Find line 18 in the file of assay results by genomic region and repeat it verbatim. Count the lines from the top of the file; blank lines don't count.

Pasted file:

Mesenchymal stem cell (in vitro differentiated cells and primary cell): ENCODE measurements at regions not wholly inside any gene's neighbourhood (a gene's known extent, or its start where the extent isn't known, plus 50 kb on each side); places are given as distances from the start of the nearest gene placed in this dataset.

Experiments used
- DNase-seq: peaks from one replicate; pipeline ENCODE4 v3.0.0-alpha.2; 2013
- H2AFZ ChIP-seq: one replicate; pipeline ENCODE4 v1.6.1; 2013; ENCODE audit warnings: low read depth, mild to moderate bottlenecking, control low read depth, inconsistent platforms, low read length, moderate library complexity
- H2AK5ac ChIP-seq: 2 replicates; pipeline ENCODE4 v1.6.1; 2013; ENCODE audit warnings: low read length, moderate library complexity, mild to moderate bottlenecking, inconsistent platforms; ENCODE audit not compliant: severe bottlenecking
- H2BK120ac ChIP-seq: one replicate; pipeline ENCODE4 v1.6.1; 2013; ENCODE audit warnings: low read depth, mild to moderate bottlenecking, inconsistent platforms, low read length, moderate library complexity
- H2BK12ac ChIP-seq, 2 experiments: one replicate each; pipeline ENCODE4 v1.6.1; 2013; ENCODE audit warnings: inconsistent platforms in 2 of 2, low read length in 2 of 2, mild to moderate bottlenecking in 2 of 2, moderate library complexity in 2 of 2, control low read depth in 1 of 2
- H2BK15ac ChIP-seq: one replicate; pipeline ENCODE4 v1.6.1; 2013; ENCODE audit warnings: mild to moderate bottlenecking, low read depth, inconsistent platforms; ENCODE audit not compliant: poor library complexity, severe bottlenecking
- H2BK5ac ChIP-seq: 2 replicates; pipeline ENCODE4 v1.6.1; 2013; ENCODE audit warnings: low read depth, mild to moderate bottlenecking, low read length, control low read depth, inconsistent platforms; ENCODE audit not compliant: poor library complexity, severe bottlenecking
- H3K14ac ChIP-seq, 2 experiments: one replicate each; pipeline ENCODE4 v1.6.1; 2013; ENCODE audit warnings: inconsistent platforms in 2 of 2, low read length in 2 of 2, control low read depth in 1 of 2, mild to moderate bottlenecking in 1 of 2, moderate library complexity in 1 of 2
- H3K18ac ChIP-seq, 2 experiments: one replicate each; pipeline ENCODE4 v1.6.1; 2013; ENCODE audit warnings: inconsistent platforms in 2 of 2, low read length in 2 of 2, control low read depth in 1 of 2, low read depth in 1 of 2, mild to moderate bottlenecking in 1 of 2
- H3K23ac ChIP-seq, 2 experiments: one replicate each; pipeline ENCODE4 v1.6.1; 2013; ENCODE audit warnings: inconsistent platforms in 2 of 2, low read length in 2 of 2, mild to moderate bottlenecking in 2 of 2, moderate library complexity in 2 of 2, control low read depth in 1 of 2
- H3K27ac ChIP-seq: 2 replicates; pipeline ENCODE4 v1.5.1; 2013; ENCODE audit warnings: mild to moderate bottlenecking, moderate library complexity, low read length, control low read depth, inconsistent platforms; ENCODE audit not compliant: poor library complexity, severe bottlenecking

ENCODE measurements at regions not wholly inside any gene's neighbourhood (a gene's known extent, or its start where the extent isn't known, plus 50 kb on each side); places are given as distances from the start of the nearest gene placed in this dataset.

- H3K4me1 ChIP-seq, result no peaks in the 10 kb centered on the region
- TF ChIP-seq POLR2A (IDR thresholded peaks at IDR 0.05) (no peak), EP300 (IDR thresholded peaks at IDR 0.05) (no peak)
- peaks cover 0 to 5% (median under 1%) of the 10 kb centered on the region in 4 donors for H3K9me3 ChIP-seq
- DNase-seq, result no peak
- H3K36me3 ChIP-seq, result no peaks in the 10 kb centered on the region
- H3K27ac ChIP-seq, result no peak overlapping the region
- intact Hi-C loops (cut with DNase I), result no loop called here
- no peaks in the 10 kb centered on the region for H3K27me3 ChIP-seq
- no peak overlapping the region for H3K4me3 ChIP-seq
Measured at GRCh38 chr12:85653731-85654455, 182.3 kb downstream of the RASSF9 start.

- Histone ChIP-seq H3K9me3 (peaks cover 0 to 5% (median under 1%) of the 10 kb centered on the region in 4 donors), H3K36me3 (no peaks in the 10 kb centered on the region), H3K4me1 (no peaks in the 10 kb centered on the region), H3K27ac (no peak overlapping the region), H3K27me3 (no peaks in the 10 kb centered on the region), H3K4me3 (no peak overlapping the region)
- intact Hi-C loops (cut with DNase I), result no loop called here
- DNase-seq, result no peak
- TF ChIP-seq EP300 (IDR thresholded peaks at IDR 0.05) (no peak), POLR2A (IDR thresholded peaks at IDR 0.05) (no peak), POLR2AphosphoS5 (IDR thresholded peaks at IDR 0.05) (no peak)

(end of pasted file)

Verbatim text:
- DNase-seq, result no peak